Author(s): Andrasik F, Andrasik F
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Abstract The empirical support for three behavioral treatments (relaxation, biofeedback and cognitive therapy) for managing migraine headaches in children and adults is reviewed. Meta-analyses and evidence-based reports show that these approaches are of considerable value, they appear to work equally well when applied individually, in groups or in limited contact formats. Meta-analyses comparing behavioral and prophylactic medication show equivalent results. However, outcomes are optimized when these treatments are combined. Researchers are currently seeking to identify factors predictive of response to behavioral approaches. Patients experiencing medication-overuse, refractory, cluster or post-traumatic forms of headache or comorbid conditions present special challenges that can require intensive, comprehensive and multidisciplinary approaches to treatment. Behavioral treatments have met with mixed success for menstrual migraine in the few studies that have been conducted. This review concludes by highlighting directions for future research efforts such as importing treatments to settings where headache patients most often seek care and developing algorithms for optimizing combinations of behavioral and pharmacological treatments to enhance effectiveness, reduce costs, minimize dosing requirements and improve adherence to needed medications. Other research efforts include developing treatments that target the underlying pathophysiology more directly, gaining a greater understanding of mediators and moderators of behavioral treatments, exploiting e-technology for assessment and treatment, and assessing outcome in multiple ways--such as quality of life.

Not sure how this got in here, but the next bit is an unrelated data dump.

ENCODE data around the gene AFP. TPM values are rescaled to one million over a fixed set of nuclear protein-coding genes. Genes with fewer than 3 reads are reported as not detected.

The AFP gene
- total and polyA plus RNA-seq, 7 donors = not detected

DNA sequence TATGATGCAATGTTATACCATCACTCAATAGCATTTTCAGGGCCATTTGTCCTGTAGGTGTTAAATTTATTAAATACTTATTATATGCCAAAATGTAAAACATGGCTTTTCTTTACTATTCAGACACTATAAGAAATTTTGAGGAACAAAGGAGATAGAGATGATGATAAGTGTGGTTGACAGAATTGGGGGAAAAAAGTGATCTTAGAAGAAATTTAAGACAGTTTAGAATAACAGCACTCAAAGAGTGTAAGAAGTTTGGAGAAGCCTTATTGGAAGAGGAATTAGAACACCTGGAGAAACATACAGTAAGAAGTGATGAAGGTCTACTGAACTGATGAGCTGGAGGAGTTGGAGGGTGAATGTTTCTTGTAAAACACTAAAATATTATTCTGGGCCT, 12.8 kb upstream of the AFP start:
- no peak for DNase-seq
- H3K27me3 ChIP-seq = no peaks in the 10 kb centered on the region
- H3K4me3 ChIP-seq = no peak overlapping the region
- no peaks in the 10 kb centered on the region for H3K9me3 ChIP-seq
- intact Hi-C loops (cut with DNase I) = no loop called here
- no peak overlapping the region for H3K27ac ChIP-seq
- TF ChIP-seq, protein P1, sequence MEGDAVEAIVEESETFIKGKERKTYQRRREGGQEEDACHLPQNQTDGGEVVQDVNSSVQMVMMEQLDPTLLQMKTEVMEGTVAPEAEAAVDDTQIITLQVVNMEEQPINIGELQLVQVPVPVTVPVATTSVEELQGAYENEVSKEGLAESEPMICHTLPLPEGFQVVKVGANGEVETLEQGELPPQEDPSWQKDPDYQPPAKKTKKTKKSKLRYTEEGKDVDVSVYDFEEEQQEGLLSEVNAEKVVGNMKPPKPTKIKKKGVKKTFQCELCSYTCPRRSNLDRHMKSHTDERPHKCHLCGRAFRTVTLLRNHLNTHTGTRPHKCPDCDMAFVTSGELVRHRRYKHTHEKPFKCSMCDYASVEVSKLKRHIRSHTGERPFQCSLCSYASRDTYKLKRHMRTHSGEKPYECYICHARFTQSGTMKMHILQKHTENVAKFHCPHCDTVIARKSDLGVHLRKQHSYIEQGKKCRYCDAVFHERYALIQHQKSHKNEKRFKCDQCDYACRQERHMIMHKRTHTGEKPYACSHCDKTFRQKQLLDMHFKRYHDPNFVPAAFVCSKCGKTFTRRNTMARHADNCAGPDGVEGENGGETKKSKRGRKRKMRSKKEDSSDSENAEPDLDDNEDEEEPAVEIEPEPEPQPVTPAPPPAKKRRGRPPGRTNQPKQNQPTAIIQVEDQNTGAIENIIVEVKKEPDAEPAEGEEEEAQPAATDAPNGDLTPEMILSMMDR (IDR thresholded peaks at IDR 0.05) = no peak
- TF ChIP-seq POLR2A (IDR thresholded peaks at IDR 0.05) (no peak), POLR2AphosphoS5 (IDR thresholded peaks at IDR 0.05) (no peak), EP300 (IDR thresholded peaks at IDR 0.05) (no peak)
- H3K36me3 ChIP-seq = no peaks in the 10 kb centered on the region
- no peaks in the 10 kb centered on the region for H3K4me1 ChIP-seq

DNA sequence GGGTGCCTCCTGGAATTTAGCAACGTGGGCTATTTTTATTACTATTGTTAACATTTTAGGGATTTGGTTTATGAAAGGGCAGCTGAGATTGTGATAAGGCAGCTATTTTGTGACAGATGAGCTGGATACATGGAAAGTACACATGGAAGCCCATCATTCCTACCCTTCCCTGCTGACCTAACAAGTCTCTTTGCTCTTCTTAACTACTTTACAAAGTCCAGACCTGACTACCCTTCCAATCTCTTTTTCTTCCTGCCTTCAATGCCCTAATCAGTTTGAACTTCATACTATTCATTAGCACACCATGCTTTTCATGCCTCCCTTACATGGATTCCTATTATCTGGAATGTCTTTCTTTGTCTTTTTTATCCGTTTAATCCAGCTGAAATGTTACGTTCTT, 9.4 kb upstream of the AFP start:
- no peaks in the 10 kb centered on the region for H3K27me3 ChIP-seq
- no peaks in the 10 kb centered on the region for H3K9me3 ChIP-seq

This article was published in Expert Rev Neurother
and referenced in Journal of Neurology & Neurophysiology